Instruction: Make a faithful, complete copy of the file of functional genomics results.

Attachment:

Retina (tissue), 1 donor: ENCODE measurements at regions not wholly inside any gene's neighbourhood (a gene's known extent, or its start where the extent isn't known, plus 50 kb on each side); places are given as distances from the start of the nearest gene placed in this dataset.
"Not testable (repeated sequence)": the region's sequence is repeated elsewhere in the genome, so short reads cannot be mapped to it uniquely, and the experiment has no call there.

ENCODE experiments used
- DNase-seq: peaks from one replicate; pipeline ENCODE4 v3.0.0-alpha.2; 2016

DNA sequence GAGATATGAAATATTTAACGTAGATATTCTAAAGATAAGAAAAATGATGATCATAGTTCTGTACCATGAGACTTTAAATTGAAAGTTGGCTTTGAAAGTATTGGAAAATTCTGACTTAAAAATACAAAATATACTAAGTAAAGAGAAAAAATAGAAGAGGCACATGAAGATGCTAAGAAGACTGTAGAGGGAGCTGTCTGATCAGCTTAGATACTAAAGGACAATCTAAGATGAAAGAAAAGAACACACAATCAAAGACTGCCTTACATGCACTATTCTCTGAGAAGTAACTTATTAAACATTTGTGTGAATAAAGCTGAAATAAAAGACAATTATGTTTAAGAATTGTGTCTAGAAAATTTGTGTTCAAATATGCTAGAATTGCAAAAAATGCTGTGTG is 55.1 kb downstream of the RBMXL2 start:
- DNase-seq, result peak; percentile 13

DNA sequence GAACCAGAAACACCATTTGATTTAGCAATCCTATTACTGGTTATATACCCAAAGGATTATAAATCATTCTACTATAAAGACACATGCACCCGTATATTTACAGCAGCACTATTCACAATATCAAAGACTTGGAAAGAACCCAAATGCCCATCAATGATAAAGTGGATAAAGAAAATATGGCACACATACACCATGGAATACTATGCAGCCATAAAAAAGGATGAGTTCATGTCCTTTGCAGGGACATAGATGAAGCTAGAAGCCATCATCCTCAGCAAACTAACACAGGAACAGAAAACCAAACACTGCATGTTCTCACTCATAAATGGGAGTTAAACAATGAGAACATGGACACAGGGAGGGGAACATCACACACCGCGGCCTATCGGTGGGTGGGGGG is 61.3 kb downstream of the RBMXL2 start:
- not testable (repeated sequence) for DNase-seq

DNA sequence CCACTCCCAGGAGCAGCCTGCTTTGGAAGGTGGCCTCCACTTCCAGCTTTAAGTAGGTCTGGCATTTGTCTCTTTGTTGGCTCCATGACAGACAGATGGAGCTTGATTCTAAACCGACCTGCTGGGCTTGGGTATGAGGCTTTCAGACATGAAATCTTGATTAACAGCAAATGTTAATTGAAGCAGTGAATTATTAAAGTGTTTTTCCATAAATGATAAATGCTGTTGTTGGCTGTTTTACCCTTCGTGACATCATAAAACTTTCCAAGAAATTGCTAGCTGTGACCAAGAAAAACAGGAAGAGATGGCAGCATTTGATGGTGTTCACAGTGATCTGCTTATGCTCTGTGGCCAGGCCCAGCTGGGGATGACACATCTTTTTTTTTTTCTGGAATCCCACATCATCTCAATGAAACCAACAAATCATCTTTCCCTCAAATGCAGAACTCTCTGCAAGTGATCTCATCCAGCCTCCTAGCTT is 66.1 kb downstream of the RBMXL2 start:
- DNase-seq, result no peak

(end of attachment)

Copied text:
Retina (tissue), 1 donor: ENCODE measurements at regions not wholly inside any gene's neighbourhood (a gene's known extent, or its start where the extent isn't known, plus 50 kb on each side); places are given as distances from the start of the nearest gene placed in this dataset.
"Not testable (repeated sequence)": the region's sequence is repeated elsewhere in the genome, so short reads cannot be mapped to it uniquely, and the experiment has no call there.

ENCODE experiments used
- DNase-seq: peaks from one replicate; pipeline ENCODE4 v3.0.0-alpha.2; 2016

DNA sequence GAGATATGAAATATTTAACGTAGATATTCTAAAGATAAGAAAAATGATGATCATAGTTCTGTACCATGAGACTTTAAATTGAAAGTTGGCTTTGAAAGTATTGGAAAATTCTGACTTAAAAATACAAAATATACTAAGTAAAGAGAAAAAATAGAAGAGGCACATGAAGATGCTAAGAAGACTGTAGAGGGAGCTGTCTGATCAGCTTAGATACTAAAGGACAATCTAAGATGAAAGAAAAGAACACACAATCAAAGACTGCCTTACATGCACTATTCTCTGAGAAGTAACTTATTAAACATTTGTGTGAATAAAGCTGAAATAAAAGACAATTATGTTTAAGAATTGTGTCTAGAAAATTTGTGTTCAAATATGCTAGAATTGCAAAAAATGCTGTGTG is 55.1 kb downstream of the RBMXL2 start:
- DNase-seq, result peak; percentile 13

DNA sequence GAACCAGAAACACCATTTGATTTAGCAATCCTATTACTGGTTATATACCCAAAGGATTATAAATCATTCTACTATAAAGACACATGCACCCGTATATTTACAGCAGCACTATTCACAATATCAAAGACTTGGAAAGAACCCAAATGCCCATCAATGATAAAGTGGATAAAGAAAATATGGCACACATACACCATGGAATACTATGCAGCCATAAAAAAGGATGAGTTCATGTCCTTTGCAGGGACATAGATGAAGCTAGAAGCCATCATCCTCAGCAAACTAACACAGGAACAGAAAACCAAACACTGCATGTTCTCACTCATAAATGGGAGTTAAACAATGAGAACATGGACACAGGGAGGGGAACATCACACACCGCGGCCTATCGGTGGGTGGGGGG is 61.3 kb downstream of the RBMXL2 start:
- not testable (repeated sequence) for DNase-seq

DNA sequence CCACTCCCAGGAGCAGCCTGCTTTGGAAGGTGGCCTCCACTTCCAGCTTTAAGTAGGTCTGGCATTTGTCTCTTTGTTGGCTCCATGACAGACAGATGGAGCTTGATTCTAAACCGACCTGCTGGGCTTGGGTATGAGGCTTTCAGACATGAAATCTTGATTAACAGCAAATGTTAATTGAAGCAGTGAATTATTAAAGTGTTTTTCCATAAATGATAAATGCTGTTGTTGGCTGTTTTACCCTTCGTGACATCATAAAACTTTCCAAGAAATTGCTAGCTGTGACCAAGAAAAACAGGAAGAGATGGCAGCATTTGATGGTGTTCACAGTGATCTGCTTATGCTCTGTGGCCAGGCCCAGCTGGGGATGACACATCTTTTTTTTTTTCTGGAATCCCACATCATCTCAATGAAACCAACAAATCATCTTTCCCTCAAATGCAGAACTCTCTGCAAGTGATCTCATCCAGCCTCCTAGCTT is 66.1 kb downstream of the RBMXL2 start:
- DNase-seq, result no peak